Change your expectations now of what medical assistance looks like. Our health system is very different to the one we had until recently. I have experience. By the time you read this, it will have changed again as the HSE races to keep up with demand.
Nobody is being incompetent here, there is simply no time.
I developed mild symptoms five days after encountering a returnee from Venice who sneezed into my tea at one of the many literary events which I attend as an author. The person was not overly embarrassed and jested about that epidemic in China, never believing it could hit us. Italy hit the news a few days later. Later that week, forgetting that encounter with a stranger, I could feel myself coming down with something. It was the evening, I put it down to my busy schedule, and I was fine the next morning. I carried on as normal.
But with each subsequent night I got hotter and sweatier, I may have coughed a bit, only to wake refreshed, having successfully fought off an ordinary “cold”. When the night symptoms began to intrude into daytime, I phoned my GP. A receptionist insisted I ring the HSE helpline instead. Protocols were just developing. It took several hours to get through. After explaining all the above, I was told to ring my GP if I got worse and that there was no need to self-isolate. I was given instructions on hygiene.
The sweats turned into sporadic fever.
I ached slightly, wasn’t quite with it, but still didn’t fit the latest definitions of having the virus. As the helpline had said – I couldn’t possibly have caught it from that stranger, their tracing team would have contacted me about it. I felt I was attention-seeking, rather than being careful. Over the next 48 hours the gaps in between feverishness shortened, and fraught, sleepless nights meant that tiredness overwhelmed me.
I was told to call 999 if I really could not breathe, that hospitals are now only for patients needing mechanical assistance with breathing
Soon, the nights were cruel; I felt like seated metal. If you cannot picture that, I am glad of your inexperience and hope that you remain that way. As bands tightened around my chest, I longed for the bolt to be removed from my neck. It burnt through my throat and out the other side, pulling my ears with it. My body was racked by relentless cold shivers as I sweated and wetted sheets. I could not lie on my sides. Or my back. Or settle in any way at all as I struggled against each wave shaking my body, and I squirmed away from a burning ribcage. Imaginary iron hands gripped my bones and yes, at times, I was hallucinating. My pallor was a translucent yellow and my eyes red-lined. Vision was impaired and, more than anything, I was scared.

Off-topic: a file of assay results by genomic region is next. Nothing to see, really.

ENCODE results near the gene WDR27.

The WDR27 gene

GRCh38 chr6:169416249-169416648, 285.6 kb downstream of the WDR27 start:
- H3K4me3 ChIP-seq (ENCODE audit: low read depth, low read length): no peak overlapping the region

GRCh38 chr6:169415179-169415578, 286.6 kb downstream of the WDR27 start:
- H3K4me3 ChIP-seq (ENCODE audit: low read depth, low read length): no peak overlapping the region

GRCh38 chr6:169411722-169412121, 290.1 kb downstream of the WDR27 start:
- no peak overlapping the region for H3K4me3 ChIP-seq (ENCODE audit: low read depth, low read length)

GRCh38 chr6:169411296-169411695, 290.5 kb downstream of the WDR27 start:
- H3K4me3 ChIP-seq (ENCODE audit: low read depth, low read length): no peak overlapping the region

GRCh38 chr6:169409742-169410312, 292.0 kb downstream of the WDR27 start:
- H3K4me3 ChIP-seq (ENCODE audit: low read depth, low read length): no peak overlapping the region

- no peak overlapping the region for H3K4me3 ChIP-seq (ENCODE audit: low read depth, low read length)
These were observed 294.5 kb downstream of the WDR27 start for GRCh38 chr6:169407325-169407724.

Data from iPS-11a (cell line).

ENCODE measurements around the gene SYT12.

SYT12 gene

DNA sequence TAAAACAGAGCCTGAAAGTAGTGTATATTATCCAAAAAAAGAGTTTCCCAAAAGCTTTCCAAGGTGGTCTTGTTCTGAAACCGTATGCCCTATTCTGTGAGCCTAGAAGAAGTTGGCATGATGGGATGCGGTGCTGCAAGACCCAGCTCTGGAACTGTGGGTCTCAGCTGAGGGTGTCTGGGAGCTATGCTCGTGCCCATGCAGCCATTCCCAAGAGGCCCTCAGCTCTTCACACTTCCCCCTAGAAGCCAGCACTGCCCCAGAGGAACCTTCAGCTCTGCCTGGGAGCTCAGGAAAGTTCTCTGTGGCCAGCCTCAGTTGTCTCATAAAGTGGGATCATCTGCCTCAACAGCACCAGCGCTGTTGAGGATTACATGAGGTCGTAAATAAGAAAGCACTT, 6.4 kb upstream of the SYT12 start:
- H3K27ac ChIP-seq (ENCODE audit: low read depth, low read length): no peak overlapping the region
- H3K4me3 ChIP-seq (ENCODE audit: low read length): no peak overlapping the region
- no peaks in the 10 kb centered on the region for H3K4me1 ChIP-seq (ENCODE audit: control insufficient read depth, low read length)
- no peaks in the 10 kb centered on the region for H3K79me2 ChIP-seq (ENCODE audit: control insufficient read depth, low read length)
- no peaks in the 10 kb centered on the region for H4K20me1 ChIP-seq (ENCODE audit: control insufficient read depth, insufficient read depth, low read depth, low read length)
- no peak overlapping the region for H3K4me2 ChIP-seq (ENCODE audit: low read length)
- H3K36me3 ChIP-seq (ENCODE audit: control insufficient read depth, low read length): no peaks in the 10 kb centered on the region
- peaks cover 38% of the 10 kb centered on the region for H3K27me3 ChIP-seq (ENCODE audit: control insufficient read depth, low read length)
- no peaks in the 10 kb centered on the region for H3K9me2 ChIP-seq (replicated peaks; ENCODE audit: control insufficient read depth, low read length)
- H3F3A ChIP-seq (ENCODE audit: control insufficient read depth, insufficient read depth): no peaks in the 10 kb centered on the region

Did I think I was going to die? Yes, but I didn’t.
In normal circumstances, would I have received medical assistance? Yes, but I didn’t. I tried many times to ring jammed doctors’ phone lines and out-of-hours clinics which were inundated. I couldn’t get through because someone like you needed them too, or you didn’t.
Either way, I tried for two days. And even though they may have answered the phone at four in the morning, I couldn’t call them then because I was already on another planet, concentrating on staying alive. This is what true flu and untreated chest infection is like. When I finally made contact with the hard-stretched medical professionals (who were lovely), they diagnosed me with 98 per cent certainty that I have coronavirus and a test was ordered.
I was told to call back if I got worse.
I got worse.
I phoned back.
I was told that if I was able to hold a conversation on the phone, then I did not need hospital admission. Yes, I was struggling to breathe through that metal corset wrapping my lungs but only in a slightly laboured way, or when movement was required. I was to call 999 if I really could not breathe, that hospitals are now only for patients needing mechanical assistance with breathing.
They kept in contact by phone, said I would be tested at home. Six hours later, that changed. They told me to ring my GP when surgeries opened in 24 hours’, that now only GPs could request a test. By this stage I could not care less for a test, it wouldn’t change my treatment and I only wanted medical help. Prescriptions were made over the phone, examinations being impossible in the circumstances. My GP registered me on the new system for a community coronavirus test.
The system crashed. I have yet to get an appointment for a test. As yet, I still haven’t been tested and I am pleased to say that I slept for over two hours last night. I didn’t sweat. I am on the home run.
Lynn Buckle is author of The Groundsmen, published by Epoque Press, and several Irish anthologies